McEvers: Some money? A lot of money.

Lewis: Yes, they walk away with a lot of money.

McEvers: I mean, at one point, Christian Bale's character is writing to one of his clients saying, "We're depositing $400 and some million into your account. You're welcome."

McKay: And they hate him.

Lewis: And they hate him.

McEvers: OK so they hate him, but that guy who hates him is really rich now.

McKay: I also think ... the point of the movie is too that, yes, these guys made money, but it's also asking the question of like: Alright, yes, they made money but is this really what it's about? I mean, is it OK to make loads of money in a corrupt system that, as Michael said, is incentivized to create bad products that cost people their homes? And one of my favorite moments in the movie is where you see Steve Carell as Mark Baum make a large chunk of money and feel absolutely disgusted by it.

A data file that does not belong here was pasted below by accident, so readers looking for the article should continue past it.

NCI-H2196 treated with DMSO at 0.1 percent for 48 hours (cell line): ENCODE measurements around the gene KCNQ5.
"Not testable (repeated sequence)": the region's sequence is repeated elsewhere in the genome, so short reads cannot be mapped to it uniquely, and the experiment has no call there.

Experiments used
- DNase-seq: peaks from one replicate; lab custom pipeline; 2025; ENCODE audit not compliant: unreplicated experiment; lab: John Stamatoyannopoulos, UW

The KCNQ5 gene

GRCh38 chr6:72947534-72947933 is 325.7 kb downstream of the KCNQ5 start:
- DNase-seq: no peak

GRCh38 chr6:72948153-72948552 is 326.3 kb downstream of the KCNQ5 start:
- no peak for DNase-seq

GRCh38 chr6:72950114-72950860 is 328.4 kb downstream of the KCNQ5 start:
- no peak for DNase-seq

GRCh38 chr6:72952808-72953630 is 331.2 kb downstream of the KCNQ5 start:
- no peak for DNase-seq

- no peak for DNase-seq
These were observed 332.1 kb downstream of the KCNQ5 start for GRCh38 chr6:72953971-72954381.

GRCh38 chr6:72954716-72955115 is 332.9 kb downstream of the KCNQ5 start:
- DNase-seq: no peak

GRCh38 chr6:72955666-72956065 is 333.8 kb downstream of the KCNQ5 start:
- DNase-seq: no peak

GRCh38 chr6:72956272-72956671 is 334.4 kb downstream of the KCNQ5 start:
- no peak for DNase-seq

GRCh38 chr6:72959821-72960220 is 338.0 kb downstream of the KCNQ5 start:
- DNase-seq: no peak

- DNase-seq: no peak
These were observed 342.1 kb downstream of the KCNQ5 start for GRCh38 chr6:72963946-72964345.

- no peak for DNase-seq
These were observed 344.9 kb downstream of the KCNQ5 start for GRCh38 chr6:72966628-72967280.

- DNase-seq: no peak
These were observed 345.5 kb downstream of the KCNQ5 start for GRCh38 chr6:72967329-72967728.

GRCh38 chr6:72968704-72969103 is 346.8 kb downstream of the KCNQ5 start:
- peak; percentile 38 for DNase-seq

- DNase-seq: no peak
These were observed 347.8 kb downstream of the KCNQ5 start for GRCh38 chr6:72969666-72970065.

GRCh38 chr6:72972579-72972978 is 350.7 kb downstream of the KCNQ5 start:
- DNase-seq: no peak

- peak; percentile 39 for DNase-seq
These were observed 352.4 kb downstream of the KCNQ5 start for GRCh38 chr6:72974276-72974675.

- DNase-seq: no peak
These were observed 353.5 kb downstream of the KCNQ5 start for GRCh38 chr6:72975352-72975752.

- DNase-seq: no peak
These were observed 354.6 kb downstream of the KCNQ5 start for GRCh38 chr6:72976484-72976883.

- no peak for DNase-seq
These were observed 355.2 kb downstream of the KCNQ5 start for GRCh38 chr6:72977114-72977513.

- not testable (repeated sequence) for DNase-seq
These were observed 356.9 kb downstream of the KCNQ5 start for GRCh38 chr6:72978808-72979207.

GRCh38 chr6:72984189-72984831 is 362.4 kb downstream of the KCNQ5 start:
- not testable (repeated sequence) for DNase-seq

McEvers: I mean, I wanted to ask you so much about that moment because here I'm sitting there, I'm crying for Steve Carell and then I realize that he makes $200 million and I kick my chair, you know.

McKay: That's fantastic.

McEvers: Oh that's what you want?

McKay: That makes me very, very happy, yes yes.

McEvers: It makes me mad.

McKay: Good good.

Lewis: It's better than feeling nothing.